Cherokee Nation to remove ‘by blood’ language from tribal laws

Mike Seals - February 23, 2021 10:28 am

TAHLEQUAH, Okla. (KFOR) – The Cherokee Nation says it will remove language from its tribal laws.

On Monday, the Cherokee Nation Supreme Court ruled in a unanimous decision that the language “by blood” is void and should be removed from Cherokee Nation’s tribal laws.

The decision was made in response to the Federal 2017 Cherokee Nation V. Nash case which determined Freedmen citizens have full rights as Cherokee citizens, based on the Treaty of 1866.

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“The federal court and Cherokee Nation Supreme court concluded in 2017 that Cherokee Nation is bound by the Treaty of 1866 to recognize descendants of Cherokee Freedmen as full citizens. Cherokee Nation has abided by those court orders and will continue to do so,” Cherokee Nation Attorney General Sara Hill said. “Provisions in Cherokee Nation’s constitution and laws that deny descendants of Freedmen all the rights and obligations of Cherokee citizenship violate our 155-year-old Treaty obligations and are void. Cherokee citizens of Freedmen descent are simply this: Cherokee citizens.”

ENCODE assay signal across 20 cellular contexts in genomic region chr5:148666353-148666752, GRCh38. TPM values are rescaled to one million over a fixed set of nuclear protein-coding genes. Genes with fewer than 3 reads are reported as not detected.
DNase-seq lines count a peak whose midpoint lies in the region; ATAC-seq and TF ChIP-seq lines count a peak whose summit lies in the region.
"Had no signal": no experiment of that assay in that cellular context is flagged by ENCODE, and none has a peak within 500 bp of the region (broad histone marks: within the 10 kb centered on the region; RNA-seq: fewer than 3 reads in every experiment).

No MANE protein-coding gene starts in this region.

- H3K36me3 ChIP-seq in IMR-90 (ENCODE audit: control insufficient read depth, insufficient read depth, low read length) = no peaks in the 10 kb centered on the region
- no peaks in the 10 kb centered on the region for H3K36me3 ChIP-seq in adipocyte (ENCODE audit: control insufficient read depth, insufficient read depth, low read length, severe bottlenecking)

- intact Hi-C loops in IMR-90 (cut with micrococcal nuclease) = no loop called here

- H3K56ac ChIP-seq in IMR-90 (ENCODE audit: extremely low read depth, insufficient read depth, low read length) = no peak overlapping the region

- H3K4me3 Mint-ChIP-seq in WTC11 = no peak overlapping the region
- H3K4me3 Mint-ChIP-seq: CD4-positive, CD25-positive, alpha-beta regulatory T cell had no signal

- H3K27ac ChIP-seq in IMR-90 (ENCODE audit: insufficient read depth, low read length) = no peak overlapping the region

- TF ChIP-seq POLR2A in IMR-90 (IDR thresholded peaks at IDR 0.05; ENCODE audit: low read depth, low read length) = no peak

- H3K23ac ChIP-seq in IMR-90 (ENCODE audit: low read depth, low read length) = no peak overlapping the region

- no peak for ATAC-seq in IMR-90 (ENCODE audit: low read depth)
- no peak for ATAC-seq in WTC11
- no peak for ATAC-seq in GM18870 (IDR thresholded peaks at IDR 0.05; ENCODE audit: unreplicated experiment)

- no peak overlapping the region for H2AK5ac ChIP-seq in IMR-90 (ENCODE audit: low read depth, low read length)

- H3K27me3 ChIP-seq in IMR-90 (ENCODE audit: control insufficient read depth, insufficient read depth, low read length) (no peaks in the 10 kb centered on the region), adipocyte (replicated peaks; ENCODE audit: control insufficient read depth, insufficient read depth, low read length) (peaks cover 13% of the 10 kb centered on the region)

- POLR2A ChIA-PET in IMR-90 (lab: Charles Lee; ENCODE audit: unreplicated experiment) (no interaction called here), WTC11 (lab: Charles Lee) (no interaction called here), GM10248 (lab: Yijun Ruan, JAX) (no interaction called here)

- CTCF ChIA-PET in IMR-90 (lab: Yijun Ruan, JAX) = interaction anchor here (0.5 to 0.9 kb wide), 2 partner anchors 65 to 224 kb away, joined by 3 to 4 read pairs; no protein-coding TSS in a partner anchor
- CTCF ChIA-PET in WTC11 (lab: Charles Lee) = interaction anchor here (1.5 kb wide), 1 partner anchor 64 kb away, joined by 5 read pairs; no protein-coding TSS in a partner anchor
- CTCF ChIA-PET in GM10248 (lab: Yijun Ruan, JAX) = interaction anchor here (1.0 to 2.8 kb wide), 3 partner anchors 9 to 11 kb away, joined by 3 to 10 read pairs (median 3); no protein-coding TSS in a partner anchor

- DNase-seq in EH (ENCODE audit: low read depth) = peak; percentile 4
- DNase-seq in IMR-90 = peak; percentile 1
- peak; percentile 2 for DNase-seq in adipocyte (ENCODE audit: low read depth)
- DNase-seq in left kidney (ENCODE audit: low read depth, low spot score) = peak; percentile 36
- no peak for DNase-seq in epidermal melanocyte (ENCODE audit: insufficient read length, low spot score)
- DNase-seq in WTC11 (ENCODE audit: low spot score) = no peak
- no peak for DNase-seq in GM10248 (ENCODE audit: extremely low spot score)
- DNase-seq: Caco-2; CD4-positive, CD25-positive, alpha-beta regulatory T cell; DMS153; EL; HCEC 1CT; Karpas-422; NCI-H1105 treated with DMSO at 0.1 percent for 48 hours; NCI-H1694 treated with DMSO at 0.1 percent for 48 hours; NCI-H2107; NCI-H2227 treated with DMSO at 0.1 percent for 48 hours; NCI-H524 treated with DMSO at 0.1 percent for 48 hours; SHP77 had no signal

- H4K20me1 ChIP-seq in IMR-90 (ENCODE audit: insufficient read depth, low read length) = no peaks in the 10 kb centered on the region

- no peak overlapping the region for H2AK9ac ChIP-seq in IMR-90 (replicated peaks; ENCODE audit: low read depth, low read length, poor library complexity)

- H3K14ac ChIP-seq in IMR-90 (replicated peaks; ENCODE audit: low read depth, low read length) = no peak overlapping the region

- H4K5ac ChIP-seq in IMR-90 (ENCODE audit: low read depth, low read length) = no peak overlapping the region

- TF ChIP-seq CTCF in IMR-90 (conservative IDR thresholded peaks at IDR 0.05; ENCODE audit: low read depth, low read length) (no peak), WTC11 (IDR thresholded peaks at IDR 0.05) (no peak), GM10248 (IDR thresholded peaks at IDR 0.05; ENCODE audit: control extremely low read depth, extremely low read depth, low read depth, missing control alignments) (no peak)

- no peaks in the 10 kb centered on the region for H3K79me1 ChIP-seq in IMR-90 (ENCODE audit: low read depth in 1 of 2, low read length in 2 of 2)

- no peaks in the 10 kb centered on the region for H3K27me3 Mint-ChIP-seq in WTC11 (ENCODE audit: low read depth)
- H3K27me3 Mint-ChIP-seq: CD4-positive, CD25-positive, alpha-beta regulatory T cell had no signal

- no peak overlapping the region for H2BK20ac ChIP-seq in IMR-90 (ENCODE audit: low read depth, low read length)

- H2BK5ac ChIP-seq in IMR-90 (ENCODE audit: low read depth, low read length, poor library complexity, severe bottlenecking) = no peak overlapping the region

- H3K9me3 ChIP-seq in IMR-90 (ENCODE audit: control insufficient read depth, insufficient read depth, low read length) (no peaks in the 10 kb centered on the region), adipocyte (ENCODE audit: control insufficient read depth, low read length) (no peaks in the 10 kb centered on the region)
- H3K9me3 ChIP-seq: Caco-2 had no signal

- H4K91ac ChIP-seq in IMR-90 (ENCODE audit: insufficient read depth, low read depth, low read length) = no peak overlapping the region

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The Cherokee Nation Supreme Court agreed that the “by blood” references in the Cherokee Nation Constitution should be removed based on the earlier federal ruling.

“Today’s unanimous opinion in SC-2017-07 holds that the words by blood are void, were never valid from inception, and must be removed wherever found throughout our tribal law when said words are used in reference to the Dawes Rolls. In doing so, the Court recognizes the importance of the 1866 Treaty for purposes of our nation’s prospective sovereignty and the underpinnings of citizenship,” the Cherokee Nation Supreme Court order states.

“Cherokee Nation is stronger when we move forward as citizens together and on an equal basis under the law. Today’s decision in the Cherokee Nation Supreme Court reaffirms previous decisions by the court on the issue of equality,” Cherokee Nation Principal Chief Chuck Hoskin Jr. said Monday. “More importantly, the court has acknowledged, in the strongest terms, our ancestors’ commitment to equality 155 years ago in the Treaty of 1866. My hope is that we all share in that same commitment going forward.”


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